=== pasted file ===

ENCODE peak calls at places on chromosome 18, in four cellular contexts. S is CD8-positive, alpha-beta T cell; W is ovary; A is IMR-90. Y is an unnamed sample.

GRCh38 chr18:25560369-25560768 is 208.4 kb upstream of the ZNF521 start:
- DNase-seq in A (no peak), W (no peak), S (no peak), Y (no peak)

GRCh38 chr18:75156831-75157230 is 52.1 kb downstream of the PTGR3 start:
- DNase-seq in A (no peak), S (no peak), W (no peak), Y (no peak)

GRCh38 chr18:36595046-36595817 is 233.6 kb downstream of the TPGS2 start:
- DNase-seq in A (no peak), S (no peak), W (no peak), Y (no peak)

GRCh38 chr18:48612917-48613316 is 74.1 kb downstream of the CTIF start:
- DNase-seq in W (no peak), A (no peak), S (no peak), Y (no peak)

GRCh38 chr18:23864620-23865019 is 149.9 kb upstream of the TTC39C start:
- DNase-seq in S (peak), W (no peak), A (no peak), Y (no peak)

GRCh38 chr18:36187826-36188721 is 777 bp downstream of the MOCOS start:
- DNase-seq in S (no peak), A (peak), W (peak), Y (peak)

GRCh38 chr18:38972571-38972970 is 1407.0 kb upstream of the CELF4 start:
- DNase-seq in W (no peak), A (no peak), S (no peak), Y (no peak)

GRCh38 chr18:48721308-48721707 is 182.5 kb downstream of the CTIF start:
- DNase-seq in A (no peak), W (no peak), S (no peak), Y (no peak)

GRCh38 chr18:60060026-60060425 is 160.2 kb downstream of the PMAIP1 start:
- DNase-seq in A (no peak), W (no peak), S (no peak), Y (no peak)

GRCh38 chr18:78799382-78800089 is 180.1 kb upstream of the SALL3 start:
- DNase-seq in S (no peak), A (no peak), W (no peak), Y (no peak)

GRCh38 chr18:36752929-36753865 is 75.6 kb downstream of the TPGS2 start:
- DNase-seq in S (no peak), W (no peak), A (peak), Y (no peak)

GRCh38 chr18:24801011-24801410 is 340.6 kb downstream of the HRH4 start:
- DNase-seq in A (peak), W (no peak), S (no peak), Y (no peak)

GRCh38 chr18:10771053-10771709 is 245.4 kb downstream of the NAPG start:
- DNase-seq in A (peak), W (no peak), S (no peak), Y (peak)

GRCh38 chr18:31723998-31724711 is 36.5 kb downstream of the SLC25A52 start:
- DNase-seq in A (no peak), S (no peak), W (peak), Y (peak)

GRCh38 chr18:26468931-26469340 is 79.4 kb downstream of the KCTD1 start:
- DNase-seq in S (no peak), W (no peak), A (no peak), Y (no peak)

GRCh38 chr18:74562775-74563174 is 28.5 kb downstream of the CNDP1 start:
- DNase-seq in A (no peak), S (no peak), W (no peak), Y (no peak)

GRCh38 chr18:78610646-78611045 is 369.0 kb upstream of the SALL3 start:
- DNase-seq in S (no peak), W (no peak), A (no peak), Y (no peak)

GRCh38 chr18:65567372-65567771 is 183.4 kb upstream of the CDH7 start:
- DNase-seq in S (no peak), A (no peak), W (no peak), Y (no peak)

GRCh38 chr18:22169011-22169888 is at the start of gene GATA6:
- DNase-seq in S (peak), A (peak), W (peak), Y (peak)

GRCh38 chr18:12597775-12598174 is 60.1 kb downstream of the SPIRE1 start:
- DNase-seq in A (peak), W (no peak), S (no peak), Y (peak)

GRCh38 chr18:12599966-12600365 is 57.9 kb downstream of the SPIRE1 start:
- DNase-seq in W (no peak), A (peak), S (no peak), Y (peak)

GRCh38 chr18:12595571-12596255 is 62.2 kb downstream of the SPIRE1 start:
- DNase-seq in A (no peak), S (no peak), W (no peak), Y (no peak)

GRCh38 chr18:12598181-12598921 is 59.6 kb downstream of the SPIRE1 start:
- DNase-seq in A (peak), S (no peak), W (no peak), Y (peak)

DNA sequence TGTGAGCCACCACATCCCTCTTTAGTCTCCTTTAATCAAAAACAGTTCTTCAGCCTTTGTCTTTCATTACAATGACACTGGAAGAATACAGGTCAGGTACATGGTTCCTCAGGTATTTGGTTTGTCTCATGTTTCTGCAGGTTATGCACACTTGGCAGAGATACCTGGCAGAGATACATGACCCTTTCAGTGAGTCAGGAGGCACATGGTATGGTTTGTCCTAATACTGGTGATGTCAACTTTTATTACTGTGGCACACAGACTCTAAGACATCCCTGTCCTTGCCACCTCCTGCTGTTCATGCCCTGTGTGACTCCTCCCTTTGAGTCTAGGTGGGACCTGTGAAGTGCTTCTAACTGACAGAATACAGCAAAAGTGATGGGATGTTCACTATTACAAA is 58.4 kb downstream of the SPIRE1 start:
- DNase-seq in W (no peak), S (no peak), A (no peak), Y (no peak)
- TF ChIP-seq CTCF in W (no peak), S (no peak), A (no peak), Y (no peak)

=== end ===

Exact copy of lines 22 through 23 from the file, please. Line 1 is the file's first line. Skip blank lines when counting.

GRCh38 chr18:36752929-36753865 is 75.6 kb downstream of the TPGS2 start:
- DNase-seq in S (no peak), W (no peak), A (peak), Y (no peak)